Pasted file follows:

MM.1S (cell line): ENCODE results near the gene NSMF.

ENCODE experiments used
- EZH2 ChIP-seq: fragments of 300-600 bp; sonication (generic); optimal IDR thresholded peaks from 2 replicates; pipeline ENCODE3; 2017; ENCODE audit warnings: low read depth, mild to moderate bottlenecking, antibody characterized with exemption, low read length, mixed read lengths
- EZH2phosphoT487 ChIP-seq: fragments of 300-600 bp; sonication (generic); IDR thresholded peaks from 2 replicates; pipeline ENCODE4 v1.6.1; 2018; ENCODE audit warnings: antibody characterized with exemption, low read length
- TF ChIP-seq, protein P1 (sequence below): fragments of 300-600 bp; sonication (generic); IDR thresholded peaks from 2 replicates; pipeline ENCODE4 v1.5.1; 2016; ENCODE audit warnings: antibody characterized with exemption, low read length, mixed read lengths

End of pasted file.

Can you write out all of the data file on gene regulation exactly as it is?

MM.1S (cell line): ENCODE results near the gene NSMF.

ENCODE experiments used
- EZH2 ChIP-seq: fragments of 300-600 bp; sonication (generic); optimal IDR thresholded peaks from 2 replicates; pipeline ENCODE3; 2017; ENCODE audit warnings: low read depth, mild to moderate bottlenecking, antibody characterized with exemption, low read length, mixed read lengths
- EZH2phosphoT487 ChIP-seq: fragments of 300-600 bp; sonication (generic); IDR thresholded peaks from 2 replicates; pipeline ENCODE4 v1.6.1; 2018; ENCODE audit warnings: antibody characterized with exemption, low read length
- TF ChIP-seq, protein P1 (sequence below): fragments of 300-600 bp; sonication (generic); IDR thresholded peaks from 2 replicates; pipeline ENCODE4 v1.5.1; 2016; ENCODE audit warnings: antibody characterized with exemption, low read length, mixed read lengths